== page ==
China moment in Azerbaijan’s foreign policy?

China moment in Azerbaijan’s foreign policy?

Against the backdrop of recent geopolitical changes in the wider neighborhood, especially the ongoing war in Ukraine and the Israel-Hamas war, Azerbaijani foreign policy has been undergoing several shifts. Baku’s military takeover of Karabakh in September 2023 and ensuing Western support to Armenia in economic and political realms caused friction in Azerbaijan’s ties with the West, weakening one of the strongest pillars of its balanced foreign policy since independence. Yet, Baku is adamant in leveraging its pivotal location on Eurasia’s energy and connectivity map to strengthen ties with major power centers in the West while diversifying its foreign policy with closer partnerships with non-Western power poles in the Middle East and Asia.

Recent shifts in the Azerbaijani government’s narratives about the partnership with China show Baku might be interested in a stronger Chinese vector in its foreign policy. In a recent interview with China’s CGTN media outlet, the Assistant to Azerbaijan’s President Hikmat Hajiyev said Azerbaijan would like to upgrade its partnership and cooperation with China to a “qualitatively new level, to a strategic partnership”. China has already signed a similar agreement with Georgia in July 2023, showing Beijing’s interest in improving its position in the South Caucasus against the backdrop of Russia’s declining regional posture.  

With a pivot to deeper ties with China, Baku aims for stronger partnership in political, economic, and geopolitical spheres. Politically, Azerbaijan has long sought greater coordination with China in supporting the principle of territorial integrity at the global level. At the same time, Baku wants bigger Chinese support for the new regional status quo it successfully forged after the Second Karabakh War. Azerbaijani leadership repeatedly expresses a strong commitment to one-China policy. In an interview with CGTN in January 2023, President Ilham Aliyev said Azerbaijan and China “always supported each other’s territorial integrity and sovereignty, and established a very strong political platform”.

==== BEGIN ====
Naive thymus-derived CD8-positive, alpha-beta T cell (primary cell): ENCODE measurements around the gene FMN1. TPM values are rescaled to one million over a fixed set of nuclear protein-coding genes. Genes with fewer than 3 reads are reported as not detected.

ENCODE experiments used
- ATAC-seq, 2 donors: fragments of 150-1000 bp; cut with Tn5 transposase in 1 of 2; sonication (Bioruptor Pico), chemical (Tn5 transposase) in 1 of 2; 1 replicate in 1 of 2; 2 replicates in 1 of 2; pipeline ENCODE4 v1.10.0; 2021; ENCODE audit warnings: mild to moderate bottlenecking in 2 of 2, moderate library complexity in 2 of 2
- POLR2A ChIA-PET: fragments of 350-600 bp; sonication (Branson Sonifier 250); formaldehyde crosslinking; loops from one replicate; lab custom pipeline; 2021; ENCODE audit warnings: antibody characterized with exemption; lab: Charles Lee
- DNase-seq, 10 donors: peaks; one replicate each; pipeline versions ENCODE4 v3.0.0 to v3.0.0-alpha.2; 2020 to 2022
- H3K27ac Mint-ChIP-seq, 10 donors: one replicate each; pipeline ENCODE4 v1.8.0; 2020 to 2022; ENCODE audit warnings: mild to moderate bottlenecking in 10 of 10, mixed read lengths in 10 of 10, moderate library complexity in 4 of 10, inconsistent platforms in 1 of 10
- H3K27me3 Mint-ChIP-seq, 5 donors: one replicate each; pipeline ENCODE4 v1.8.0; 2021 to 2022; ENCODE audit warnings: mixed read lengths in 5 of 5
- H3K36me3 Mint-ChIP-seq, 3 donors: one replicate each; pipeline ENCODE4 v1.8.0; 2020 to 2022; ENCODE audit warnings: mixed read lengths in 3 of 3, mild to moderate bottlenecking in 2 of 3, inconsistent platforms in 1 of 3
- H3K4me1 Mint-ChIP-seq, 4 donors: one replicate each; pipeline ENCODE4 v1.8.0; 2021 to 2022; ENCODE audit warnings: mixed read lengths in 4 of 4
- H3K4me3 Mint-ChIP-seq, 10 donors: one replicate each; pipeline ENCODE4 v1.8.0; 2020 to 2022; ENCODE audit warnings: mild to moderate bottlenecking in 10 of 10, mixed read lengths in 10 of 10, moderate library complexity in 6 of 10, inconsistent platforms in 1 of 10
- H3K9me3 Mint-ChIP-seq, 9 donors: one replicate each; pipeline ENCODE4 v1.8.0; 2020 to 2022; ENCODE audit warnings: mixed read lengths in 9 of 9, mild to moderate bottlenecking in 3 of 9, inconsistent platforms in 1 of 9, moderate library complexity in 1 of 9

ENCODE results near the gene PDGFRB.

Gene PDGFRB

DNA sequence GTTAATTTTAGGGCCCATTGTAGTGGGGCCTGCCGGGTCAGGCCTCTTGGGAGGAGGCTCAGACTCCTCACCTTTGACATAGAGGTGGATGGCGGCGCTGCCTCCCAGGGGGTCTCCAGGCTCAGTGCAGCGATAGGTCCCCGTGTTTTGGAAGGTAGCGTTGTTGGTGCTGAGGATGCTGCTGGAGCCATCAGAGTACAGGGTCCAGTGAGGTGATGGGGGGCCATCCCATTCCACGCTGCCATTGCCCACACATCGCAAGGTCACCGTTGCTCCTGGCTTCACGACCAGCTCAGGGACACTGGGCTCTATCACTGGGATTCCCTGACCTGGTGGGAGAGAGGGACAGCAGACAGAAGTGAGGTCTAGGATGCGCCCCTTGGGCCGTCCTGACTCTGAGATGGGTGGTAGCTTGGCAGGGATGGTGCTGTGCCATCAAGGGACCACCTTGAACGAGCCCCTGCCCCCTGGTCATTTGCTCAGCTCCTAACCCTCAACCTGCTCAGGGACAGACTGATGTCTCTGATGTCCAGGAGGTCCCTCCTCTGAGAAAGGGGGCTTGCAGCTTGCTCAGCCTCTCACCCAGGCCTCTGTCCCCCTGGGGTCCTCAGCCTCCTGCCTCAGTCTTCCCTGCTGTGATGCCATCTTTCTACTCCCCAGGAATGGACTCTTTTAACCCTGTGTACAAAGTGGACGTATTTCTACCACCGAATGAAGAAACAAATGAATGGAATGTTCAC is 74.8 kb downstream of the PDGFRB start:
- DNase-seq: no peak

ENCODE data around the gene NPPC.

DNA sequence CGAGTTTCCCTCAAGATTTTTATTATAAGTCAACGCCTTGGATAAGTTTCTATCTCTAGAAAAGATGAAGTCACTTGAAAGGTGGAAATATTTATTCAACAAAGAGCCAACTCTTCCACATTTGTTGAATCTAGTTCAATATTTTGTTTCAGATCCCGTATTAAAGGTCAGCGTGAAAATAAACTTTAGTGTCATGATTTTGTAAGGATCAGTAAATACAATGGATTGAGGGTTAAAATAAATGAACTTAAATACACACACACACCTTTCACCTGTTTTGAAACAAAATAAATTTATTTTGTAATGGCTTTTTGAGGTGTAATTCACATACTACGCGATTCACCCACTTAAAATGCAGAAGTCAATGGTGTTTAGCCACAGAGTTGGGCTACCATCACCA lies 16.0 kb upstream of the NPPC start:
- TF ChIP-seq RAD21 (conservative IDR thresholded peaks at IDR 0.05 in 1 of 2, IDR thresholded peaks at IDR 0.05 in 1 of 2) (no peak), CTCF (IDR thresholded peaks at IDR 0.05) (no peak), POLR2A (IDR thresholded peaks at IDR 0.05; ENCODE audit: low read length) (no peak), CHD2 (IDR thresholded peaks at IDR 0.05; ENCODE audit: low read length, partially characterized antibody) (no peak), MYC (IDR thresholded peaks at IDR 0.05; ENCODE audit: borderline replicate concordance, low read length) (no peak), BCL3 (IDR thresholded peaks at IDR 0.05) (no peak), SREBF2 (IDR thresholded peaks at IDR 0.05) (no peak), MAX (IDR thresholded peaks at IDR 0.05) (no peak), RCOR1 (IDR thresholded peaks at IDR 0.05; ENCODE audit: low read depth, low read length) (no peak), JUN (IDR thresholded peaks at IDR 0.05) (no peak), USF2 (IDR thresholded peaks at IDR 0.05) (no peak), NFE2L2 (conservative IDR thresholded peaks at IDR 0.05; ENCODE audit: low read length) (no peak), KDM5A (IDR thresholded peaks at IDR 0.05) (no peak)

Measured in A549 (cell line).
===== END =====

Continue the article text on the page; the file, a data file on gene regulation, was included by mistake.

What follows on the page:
Although China’s endorsement of Azerbaijani sovereignty over Karabakh has not been as clear cut as that of Azerbaijani support for the one-China policy, Baku appreciates Beijing’s measured and law-based approach to the issue compared to the biased attitude of some Western partners. After restoring its full control over Karabakh, Azerbaijani leadership invited foreign companies including Chinese ones to invest in the reconstruction process. China’s telecommunications giant Huawei has so far been key to developing smart village projects in the liberated territories. Azerbaijan views foreign investments of this type in Karabakh not only as a financial contribution to the region’s recovery but also as political support to its legitimate claims to the territory.

Baku also sees huge potential in larger economic ties with China whether to further diversify its economic partners or to decrease its dependence on the oil and gas sector by increasing the share of the non-oil products in its total trade turnover. In 2023, the Azerbaijan-China trade grew by 47.5%, amounting to 2.5 billion USD. Most notably, China overtook Turkey as Azerbaijan’s second-largest import partner. Although bilateral trade is highly asymmetric in China’s favor, Azerbaijan seeks new agreements with Beijing to ease its access to China’s large market.